Sunday Herald Sun - Escape
All well and good
Holidaymakers are swapping hedonism for healthy travel
There was a time – not so long ago – when the quintessential holiday selfie was drinking beers at a Seminyak beach club or trawling Fifth Avenue for something affordable or a self-imposed food coma in San Sebastián. Holidays were a hedonistic mix of alcohol, sore feet, maxed-out credit cards and loose pants (no guilt), and posting it all on social media. Heck, you’d deal with the hangover and depleted bank account and weight gain later, back home, when the post-holiday blues kicked in.
Then the pandemic arrived, overseas travel was upended and how quickly that all became dated Instagram brags.
If 2020 has taught us anything, it’s that care for self is important for our health. Yes, that pesky term “selfcare” – simply meaning a deliberate activity to care for our mental, emotional and physical health – went from being woke wellness to mainstream wanderlust. Once associated with face masks, yoga poses and vaginascented candles, self-care has not only entrenched itself in our daily lives, it’s dictating how we holiday. While lockdown exacerbated mental-health struggles, it was also a powerful motivator to focus on our well-being, with many of us now more health conscious than ever. Rather than boozy trips to Bali or shopping tours of New York, we’re seeking vacations that keep our mental health and physical body intact.
The Wellness Tourism Association surveyed 4000 people across 48 countries and found nearly 78 per cent listed wellness travel on their holiday wishlists. The reasons: to escape the stress of the pandemic, connect with nature and feel recharged and renewed.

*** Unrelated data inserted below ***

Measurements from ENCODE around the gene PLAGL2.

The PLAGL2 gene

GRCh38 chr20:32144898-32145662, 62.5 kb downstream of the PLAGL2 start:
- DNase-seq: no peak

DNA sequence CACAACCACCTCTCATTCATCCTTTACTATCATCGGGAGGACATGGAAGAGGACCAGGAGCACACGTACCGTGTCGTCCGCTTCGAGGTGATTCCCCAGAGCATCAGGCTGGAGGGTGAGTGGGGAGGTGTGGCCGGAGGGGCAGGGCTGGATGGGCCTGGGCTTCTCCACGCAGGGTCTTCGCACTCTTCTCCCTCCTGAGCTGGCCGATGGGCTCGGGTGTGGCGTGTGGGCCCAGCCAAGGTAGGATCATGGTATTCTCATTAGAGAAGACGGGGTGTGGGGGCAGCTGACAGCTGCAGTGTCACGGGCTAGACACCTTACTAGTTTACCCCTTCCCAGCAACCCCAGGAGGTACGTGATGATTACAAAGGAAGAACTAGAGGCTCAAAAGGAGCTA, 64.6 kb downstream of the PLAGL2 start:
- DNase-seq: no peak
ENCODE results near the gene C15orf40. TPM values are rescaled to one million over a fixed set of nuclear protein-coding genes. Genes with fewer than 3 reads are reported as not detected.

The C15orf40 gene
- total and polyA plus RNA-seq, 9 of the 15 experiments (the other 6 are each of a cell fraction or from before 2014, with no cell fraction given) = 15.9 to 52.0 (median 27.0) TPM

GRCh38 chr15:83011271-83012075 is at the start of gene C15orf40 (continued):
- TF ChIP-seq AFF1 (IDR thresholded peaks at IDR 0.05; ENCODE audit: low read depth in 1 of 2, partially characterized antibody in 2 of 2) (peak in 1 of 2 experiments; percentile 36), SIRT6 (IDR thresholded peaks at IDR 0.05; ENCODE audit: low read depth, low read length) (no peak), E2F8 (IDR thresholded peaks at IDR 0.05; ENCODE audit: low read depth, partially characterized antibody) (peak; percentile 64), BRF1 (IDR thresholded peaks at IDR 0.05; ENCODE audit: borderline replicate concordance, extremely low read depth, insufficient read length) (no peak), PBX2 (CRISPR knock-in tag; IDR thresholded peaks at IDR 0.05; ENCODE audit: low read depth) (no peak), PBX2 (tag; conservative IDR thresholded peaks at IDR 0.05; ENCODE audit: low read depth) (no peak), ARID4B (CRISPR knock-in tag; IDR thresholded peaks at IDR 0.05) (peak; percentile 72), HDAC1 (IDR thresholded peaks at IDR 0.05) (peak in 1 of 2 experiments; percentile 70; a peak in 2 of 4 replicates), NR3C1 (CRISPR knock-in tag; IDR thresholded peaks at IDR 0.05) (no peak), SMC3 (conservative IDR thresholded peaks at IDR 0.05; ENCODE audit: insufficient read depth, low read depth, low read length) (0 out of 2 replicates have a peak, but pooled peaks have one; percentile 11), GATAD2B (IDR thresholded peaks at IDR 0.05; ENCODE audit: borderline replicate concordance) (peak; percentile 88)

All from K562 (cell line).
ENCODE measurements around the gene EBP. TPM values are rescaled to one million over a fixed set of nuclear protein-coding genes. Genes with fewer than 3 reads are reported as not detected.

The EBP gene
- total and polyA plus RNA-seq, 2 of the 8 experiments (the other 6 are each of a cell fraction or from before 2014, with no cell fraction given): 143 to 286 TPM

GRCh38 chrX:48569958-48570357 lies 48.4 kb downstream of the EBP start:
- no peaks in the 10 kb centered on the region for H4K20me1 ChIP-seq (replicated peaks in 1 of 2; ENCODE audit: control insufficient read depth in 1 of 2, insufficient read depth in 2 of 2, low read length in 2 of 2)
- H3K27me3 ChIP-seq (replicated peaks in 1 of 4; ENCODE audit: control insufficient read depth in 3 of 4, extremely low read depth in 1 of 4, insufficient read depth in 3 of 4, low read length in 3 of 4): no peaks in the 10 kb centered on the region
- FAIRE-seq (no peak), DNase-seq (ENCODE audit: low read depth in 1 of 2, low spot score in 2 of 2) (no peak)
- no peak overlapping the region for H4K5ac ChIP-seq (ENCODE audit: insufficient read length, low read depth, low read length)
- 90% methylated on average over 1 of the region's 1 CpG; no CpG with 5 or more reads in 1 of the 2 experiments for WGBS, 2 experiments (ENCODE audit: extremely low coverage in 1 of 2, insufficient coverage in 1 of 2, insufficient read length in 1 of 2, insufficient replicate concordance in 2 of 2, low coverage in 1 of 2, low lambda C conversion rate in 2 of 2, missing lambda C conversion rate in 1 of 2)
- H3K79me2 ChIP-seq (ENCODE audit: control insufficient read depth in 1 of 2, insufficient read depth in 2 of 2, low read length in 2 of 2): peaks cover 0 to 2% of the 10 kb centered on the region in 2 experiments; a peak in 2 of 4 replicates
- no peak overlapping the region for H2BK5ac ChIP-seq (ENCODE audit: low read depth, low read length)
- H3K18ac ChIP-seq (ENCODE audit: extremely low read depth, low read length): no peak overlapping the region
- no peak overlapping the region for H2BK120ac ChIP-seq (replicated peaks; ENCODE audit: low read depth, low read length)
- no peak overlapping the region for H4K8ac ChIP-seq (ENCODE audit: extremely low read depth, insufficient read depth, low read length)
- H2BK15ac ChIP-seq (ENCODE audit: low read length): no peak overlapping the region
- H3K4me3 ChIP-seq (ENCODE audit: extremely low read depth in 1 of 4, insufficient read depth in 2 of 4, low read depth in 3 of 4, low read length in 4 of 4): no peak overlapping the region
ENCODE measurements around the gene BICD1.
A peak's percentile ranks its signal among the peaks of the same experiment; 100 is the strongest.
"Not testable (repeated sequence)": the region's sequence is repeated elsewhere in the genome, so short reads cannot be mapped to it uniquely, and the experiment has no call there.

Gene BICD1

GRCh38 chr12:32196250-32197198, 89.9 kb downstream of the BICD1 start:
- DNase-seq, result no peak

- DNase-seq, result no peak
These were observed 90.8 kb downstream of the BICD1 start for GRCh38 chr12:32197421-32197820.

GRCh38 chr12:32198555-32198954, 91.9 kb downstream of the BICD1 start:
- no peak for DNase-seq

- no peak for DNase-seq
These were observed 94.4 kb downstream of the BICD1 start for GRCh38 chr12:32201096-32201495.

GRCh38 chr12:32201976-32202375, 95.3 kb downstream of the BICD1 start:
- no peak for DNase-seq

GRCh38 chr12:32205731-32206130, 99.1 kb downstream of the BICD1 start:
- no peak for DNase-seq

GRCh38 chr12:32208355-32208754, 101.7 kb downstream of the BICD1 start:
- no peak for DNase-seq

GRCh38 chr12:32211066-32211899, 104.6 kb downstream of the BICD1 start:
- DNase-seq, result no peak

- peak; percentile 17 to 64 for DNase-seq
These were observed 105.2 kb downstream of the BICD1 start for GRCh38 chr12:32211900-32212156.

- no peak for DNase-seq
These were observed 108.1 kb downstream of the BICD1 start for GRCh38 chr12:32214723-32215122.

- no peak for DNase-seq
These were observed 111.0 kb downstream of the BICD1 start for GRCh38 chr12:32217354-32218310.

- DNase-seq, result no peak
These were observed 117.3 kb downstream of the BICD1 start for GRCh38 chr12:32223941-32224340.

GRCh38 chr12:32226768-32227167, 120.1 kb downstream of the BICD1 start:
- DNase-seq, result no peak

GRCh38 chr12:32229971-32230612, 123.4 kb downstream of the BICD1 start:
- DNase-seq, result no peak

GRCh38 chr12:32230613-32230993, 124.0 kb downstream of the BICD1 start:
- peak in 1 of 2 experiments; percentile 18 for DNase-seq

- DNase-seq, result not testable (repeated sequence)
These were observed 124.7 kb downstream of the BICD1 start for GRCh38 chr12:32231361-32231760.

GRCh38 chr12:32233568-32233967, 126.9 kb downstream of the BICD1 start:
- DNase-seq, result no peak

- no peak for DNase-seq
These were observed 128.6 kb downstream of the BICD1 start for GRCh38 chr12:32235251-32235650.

Cashing-in on our new collective mindset, self-care trips are popping up – and filling up – faster than you
Pre-pandemic, wellness tourism was booming anyway, and now it’s taken centre stage. can say vaccination. Whether it’s a fitness retreat, meditation hike, yoga weekend, or ditching digital to go bush, there are plenty of bespoke and tailored experiences offering up an escape from our mental chatter.
Up in Queensland, Eden Health Retreat, Australia’s longest-running health retreat, announced in October their multimillion-dollar refurbishment by handing out $500,000 worth of retreat packages to stressed-out Aussies who needed to relax, recharge and reconnect. If you want to escape the stampede to the wellness epicentre, Byron Bay, Gaia Retreat in the hinterland is the ultimate self-care stop. In the New South Wales Snowy Mountains, Thredbo is offering yoga, hiking and meditation retreats. Adventure group Women Want Adventure promises to “empower, inspire and connect” and has something for every woman from trekking the Walls of Jerusalem in Tasmania to sea kayaking around Ningaloo Reef. Its tours sell out super-fast. In Daylesford, you can submerge yourself in healing waters, or head up to Kakadu to reconnect with you while learning about Aboriginal culture. And the wellness list goes on.
Here’s the thing: pre-pandemic, wellness tourism was booming anyway, and now it’s taken centre stage. If a dedicated feel-good trip is not your holiday jam, self-care can easily be incorporated into any planning. Can we walk along the beach every morning? Can I connect with nature? Will this push my comfort zone? Let’s do a digital detox. No Wi-Fi in that bush shack? Book it anyway!
Sure, a bush track is not as impressive as the Taj Mahal on your social-media feed, but really who cares? You’ll return maxed-out on endorphins, rather than doing the same to your credit card, and no holiday selfie stacks up against that. Felicity Harley is the author of Balance & Other BS:
How to Hold it Together When You’re Doing It All